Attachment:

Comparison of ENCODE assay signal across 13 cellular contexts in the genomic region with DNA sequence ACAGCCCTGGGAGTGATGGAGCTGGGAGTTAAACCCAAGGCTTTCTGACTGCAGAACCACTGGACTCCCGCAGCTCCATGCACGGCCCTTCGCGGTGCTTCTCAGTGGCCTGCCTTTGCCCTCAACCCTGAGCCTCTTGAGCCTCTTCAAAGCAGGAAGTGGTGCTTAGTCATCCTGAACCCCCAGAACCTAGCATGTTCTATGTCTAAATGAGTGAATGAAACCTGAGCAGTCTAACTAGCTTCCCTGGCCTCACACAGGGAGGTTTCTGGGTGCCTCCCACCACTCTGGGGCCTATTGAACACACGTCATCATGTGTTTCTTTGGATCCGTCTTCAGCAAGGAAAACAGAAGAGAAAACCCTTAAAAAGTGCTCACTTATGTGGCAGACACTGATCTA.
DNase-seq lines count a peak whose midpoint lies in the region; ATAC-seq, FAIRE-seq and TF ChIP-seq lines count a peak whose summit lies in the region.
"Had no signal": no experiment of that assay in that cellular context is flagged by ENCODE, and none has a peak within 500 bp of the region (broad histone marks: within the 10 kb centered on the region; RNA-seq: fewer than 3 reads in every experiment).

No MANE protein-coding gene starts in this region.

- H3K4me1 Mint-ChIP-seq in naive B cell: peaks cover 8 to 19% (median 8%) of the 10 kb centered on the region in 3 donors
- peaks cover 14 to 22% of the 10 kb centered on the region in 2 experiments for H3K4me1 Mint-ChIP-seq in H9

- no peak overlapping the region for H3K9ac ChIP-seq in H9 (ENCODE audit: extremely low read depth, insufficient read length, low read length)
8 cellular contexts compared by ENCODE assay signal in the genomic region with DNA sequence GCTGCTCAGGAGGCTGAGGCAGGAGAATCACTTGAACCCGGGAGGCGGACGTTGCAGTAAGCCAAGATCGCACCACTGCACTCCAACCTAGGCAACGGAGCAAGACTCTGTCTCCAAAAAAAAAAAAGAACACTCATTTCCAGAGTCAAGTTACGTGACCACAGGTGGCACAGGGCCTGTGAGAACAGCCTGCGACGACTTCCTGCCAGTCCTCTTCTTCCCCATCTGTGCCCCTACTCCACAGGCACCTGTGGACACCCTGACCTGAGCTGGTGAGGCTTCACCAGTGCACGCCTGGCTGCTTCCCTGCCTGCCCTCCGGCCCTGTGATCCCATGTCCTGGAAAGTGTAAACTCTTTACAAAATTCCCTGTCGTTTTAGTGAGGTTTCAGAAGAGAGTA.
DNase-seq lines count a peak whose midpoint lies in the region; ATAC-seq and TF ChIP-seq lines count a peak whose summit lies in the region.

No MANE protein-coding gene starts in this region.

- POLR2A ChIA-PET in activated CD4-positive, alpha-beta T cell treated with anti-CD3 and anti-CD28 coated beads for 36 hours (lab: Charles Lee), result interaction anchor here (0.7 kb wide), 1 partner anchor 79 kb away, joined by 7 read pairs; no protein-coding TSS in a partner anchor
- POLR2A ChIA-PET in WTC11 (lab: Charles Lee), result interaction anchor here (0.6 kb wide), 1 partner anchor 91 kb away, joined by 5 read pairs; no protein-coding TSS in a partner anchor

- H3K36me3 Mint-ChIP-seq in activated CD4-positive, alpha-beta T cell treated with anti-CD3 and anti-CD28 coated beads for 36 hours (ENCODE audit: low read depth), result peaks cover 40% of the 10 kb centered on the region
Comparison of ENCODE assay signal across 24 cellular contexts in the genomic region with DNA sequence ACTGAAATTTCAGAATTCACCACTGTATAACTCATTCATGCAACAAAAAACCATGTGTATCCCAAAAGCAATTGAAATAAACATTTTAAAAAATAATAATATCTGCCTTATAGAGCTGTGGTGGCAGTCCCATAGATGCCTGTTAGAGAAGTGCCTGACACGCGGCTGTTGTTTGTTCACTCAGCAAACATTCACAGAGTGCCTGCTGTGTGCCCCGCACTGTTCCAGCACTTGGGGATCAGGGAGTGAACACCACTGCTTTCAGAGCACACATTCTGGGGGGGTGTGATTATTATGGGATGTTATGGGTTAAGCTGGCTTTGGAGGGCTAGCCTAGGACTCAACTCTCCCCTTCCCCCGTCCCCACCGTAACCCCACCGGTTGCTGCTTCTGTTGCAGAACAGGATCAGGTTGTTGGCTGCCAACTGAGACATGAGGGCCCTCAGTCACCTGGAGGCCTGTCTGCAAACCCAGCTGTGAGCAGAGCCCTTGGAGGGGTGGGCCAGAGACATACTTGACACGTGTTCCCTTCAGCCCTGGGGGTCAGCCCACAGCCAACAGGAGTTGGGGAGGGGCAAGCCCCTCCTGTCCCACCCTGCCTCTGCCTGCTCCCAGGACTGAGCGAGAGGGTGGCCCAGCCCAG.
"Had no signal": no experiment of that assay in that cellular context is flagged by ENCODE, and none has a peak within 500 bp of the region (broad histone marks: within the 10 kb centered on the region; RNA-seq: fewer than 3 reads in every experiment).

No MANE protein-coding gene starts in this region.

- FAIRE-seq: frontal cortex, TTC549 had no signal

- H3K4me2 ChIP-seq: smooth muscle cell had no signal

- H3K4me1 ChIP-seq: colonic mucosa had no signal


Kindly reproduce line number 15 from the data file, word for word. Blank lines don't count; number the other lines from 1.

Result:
"Had no signal": no experiment of that assay in that cellular context is flagged by ENCODE, and none has a peak within 500 bp of the region (broad histone marks: within the 10 kb centered on the region; RNA-seq: fewer than 3 reads in every experiment).